Homecoming Weekend highlights traditions of new and old

This year’s Homecoming and Family Weekend was unique in that there were a variety of curveballs thrown at it due to the current global pandemic. However, our Marlin community was able to make the best of the situation, and fun ran rampant as old traditions were carried out and new traditions introduced. 

The festivities started off with Marlins Spirit Week. Each day had a certain theme that students could dress up for. There was “My Hero Monday,” “Twin Tuesday,” “Wacky Tacky Tourist Wednesday” and “Throwback Thursday.” Friday finished out with the traditional Marlin Spirit Day which highlighted the weekend’s official beginning.

There were a variety of other events scattered throughout the week to get students excited for the upcoming festivities, such as Make Your Own Stuffed Animal and a mask-making spirit event. 

Hannah Carmona, an Off the Hook student event supervisor, talked about how these events would get students excited. “Since sports aren’t happening, it’s the Student Activities’ job to get students pumped up for fun!” Carmona said.

The events were able to follow all COVID-19 guidelines by having supervisors prevent large clusters of people. Hand sanitizer was available and flyers promoted social distancing and mask wearing. 

Off the Hook also hosted a tailgating and kickball home run derby event on the University Commons Friday afternoon to “kick off” the weekend. Food and music from the newly assembled homecoming Spotify playlist were provided, and the first kickball pitch was thrown by our very own Coach Joanne Renn, Executive Director of Intercollegiate Athletics. 

Renn talked about how she was excited about “the chance for us to have a little bit of normalcy in our life.” Although things would look different with the COVID-19 regulations, “at least we’d be in an environment where we’d be able to actually see each other and enjoy some fellowship.” 

Something to look forward to that she also discussed was the Spring Alumni Weekend, occurring sometime in mid-April. As of right now, it is expected to be held in person. With this hope in our minds, we should enjoy the opportunity we have to enjoy all the virtual events happening now. 

The fourth-annual Chili Cook-Off was held virtually by contestants posting their creations on either Facebook or Instagram and tagging the Virginia Wesleyan alumni pages. The person with the most likes, comments and shares was chosen as the Grand Champion.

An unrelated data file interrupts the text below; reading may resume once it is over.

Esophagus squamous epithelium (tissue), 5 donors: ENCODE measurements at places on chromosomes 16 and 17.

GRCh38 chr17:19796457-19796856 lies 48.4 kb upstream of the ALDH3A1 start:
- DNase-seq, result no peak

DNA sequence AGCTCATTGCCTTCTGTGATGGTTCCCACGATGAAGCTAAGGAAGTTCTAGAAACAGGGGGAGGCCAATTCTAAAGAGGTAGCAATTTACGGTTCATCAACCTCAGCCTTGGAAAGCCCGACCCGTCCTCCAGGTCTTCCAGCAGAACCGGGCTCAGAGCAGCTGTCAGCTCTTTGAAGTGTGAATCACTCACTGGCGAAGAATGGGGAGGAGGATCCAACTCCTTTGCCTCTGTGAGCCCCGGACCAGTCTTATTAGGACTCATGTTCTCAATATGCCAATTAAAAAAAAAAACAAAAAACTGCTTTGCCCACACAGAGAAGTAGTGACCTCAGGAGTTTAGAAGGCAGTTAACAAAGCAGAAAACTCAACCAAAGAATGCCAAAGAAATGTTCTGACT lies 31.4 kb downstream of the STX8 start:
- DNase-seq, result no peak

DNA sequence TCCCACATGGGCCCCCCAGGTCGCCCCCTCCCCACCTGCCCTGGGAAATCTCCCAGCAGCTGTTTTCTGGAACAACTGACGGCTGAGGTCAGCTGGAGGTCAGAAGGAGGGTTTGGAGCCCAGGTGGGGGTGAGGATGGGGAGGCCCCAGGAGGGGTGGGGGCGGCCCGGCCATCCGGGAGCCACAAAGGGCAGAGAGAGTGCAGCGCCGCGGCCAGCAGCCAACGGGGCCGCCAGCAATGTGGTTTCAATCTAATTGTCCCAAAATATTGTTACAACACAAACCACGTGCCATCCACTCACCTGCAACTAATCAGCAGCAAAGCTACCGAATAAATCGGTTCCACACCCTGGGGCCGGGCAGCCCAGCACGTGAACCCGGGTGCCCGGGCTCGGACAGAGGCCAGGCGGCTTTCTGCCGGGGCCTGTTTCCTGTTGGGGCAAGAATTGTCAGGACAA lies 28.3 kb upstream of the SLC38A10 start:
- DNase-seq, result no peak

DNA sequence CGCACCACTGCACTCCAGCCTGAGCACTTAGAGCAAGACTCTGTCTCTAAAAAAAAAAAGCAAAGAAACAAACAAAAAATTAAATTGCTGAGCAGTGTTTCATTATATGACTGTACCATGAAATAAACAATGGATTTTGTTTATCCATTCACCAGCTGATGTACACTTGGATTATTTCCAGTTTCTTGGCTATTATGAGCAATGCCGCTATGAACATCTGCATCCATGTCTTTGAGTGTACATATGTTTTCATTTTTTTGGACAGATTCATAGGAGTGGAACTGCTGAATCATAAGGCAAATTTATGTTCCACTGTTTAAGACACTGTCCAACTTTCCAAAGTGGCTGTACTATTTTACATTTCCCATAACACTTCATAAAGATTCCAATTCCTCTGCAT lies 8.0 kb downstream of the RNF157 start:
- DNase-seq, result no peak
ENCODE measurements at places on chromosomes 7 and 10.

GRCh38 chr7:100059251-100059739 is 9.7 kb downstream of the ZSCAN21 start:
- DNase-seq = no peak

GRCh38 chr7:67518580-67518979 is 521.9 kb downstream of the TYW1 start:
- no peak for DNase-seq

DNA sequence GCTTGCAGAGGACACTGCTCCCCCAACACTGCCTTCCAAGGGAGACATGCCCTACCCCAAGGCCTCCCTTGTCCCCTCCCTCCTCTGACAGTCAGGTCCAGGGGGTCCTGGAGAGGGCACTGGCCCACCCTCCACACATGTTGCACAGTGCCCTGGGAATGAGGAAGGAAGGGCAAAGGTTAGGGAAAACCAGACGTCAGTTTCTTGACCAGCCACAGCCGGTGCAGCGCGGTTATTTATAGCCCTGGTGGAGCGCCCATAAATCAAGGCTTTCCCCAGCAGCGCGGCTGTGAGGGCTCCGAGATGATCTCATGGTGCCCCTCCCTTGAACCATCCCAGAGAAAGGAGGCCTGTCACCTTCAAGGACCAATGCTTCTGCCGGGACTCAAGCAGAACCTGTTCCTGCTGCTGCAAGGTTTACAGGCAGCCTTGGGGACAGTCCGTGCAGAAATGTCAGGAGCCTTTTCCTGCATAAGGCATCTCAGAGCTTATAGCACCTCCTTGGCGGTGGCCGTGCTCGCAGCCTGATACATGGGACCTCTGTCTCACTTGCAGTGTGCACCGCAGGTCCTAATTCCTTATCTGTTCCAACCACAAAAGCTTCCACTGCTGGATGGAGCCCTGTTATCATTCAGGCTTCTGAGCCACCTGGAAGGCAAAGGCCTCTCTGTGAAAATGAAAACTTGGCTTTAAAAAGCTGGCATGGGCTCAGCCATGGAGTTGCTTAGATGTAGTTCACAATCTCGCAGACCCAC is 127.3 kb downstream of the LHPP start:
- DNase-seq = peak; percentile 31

A new tradition in regards to the Chili Cook-Off was also started. The first Virginia Wesleyan University Chili Recipe Book was created. If contestants submitted their recipes to Kamryn Clairmont, Coordinator of Alumni Records and Events, then they were able to receive a free copy of the recipe book.

Clairmont talked about how planning virtual events like this was a huge challenge. Thankfully, there were webinars and collaborative calls with other colleges happening that she was able to tune in for and bounce ideas off of. The idea for the recipe book came from one of these calls. She said she “thought it would be a unique way for alumni and friends to connect and try each other’s chilis since we’re unable to be together in person.” 

Another new tradition embraced this year was the Virginia Wesleyan University Homecoming Virtual 5K. Contestants registered online, completed their run anytime between Oct. 2-4 and then uploaded a picture of themselves completing their run onto social media using a specified hashtag. 

Participants of Virtual 5K received a collection of VWU merch as a prize for their efforts as well as a finisher certificate. There were challenges and extra merit given out for those who completed the “Most Creative,” “Most Intense” or “Fastest Marlin” run. 

A positive benefit to the virtuality of everything is that it was able to foster a sense of community nationwide. Clairmont said “alumni located in California, for example, are able to participate this year and be reunited with classmates whereas in years past, they may not be able to travel to attend.” 

She also expressed her pride in the Marlin Family for being able to come together in the midst of these trying circumstances and host a variety of events for both the current students and the alumni. 

Although the actual homecoming dance was canceled, Marlins were still able to get their groove on with the virtual homecoming event hosted by the Fine and Performing Arts Department and VWU eSports team. It was broadcasted from the Joan and Macon Brock Theatre at the Susan S. Goode Fine and Performing Arts Center and was streamed and hosted on the ESports Twitch account. 

Even with all the differences this year, the weekend was able to be an enjoyable time where fun times flourished and spirits ran high. As Renn stated, it’s important for a small community like Wesleyan to come together, and we need to remain vigilant as individuals in our fight against COVID-19 in order to be a part of the solution.

By Phoebe Cox